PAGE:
App Reviewed on: iPad Air 2
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CSR Racing 2is a free-to-play drag racing game where players can tune and customize their own cars to pit them against AI or human players. While the game certainly looks amazing, most of CSR2lacks the substance of what makes racing games enjoyable.
As the name implies, CSR2is a sequel to CSR Racing. If you have played the first game, then the core experience should feel a bit familiar. For the uninitiated though, the CSR games are about drag racing, which is to say racing in a straight line.
As a result, CSR2relies on players to only rev their engines and shift the gears of their cars. Steering is something handled completely automatically. New additions to this version of the game include a new rev-to-start mechanic, social "crew" features, and greater car interaction.
The most remarkable thing about CSR2is just how good it looks. NaturalMotion, the developers, have clearly put a lot of time and effort into making CSR2look amazing, no matter if you're racing or just chilling in your garage.
These looks help make the racing feel a little more intense and personal. The motion blur and camera angles of each race help portray a sense of speed. Similarly, the number of things players can customize about their car -- both in terms of performance and cosmetics -- help make the game part of CSR2feel like you're doing more than tapping on the screen a few times.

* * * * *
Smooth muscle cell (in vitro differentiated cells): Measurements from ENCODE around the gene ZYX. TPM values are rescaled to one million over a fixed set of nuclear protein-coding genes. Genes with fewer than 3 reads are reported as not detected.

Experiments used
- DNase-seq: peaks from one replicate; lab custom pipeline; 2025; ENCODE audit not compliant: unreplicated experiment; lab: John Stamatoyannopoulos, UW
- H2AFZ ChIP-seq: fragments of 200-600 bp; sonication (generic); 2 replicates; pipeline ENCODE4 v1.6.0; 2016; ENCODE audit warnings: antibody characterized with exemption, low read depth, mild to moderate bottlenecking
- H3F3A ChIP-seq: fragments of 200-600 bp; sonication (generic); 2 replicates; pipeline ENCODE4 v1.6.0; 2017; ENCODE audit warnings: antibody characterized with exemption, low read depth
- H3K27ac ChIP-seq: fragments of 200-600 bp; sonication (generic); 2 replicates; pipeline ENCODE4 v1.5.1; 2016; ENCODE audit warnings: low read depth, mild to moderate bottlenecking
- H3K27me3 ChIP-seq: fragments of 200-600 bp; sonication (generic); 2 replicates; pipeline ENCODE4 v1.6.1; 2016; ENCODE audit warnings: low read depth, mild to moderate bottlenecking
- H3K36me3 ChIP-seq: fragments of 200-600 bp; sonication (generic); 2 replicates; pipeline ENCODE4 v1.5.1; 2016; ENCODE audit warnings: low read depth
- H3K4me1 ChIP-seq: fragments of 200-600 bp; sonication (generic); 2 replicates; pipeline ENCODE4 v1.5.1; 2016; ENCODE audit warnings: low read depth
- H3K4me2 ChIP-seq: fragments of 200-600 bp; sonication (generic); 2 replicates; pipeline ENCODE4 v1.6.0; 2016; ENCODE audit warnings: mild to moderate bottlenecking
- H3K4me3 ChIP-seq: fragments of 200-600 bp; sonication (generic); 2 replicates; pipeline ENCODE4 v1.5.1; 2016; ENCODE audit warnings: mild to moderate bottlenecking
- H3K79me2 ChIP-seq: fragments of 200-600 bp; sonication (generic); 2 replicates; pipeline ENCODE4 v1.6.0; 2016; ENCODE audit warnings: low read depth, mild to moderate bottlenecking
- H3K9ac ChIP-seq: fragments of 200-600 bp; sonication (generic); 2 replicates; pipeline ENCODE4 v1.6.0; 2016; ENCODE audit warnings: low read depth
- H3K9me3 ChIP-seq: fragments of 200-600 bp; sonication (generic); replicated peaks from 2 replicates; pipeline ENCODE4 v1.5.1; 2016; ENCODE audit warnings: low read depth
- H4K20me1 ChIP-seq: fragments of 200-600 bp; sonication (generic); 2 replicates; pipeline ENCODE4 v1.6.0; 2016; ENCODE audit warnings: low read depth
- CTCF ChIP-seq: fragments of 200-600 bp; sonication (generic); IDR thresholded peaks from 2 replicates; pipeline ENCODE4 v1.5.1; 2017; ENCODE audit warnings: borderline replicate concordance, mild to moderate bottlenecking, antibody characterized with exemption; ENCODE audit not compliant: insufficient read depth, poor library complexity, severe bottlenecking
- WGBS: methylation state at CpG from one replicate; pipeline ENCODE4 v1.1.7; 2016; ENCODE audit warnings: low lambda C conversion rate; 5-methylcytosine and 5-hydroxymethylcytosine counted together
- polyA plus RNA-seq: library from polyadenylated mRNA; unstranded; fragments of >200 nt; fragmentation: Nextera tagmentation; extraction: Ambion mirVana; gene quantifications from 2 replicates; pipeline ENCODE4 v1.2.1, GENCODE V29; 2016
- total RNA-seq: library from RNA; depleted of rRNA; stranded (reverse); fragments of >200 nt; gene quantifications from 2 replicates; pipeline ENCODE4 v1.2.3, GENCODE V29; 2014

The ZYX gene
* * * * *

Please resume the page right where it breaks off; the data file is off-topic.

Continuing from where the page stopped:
Once you're done ogling at CSR2, things start to fall apart. As pretty as everything is, the racing involves so little from the player that it's barely engaging. In each race, you just need to press buttons when your tachometer hits a green area. You do this a few times, and then the race is over. There are things like tuning and nitrous that you can try to use to your advantage, but most of the time, each race boils down to who has the better car.
No free rides
Speaking of who has the better car, CSR2gets even uglier when you peek under the hood of its free-to-play system. Pretty much every common gating mechanic is present in this game, including a "fuel" meter to limit how much you can play, timers, and, of course, dual currencies. This makes free progression severely limited and rewards those that choose to spend money in the game. Luckily, the game's multiplayer involves challenging players of around the same progression, but still, these mechanics tarnish this great-looking game.
The bottom line
If graphical fidelity is pretty much the only important factor to you in whether you play a game or not, CSR2may be for you. Beyond that, there just isn't much here beyond a simple mini game and elaborate free-to-play structure.